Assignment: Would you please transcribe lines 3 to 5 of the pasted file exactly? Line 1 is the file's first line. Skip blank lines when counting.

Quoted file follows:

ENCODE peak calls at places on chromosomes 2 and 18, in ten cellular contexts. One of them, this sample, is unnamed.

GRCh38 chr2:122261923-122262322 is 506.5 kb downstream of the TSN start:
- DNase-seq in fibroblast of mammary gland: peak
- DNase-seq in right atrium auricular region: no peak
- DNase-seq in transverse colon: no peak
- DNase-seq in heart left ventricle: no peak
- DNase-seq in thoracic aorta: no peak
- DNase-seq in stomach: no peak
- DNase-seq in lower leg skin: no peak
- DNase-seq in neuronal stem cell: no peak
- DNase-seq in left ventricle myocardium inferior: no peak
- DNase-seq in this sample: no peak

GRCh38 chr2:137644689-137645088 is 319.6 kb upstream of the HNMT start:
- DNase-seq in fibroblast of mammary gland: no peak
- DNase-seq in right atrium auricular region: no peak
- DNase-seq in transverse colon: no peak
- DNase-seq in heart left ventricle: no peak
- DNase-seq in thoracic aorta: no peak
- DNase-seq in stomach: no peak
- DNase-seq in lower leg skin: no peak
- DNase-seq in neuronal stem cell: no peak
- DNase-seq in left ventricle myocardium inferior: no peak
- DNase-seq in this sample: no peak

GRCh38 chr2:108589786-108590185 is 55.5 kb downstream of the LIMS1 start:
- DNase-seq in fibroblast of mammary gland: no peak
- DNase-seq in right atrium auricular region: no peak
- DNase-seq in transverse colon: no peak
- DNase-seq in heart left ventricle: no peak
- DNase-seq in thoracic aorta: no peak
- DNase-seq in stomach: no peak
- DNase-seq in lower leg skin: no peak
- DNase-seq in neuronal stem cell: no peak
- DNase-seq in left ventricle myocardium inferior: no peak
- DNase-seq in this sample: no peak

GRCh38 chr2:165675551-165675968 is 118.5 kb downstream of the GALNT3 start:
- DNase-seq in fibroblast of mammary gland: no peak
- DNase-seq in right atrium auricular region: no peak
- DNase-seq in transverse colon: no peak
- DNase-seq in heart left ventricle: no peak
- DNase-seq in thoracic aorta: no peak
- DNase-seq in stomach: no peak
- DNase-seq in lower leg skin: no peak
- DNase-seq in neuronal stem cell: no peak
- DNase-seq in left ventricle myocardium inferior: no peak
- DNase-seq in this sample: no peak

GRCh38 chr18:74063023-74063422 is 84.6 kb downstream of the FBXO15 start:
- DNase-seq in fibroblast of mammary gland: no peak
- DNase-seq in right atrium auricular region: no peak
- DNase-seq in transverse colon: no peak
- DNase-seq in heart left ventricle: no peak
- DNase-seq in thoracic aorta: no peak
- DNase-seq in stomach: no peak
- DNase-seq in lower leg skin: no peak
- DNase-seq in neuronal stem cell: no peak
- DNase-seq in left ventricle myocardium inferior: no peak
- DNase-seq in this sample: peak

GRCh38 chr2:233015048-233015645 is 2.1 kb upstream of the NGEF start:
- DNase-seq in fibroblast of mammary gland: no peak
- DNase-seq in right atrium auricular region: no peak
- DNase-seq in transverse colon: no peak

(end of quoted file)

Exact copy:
- DNase-seq in fibroblast of mammary gland: peak
- DNase-seq in right atrium auricular region: no peak
- DNase-seq in transverse colon: no peak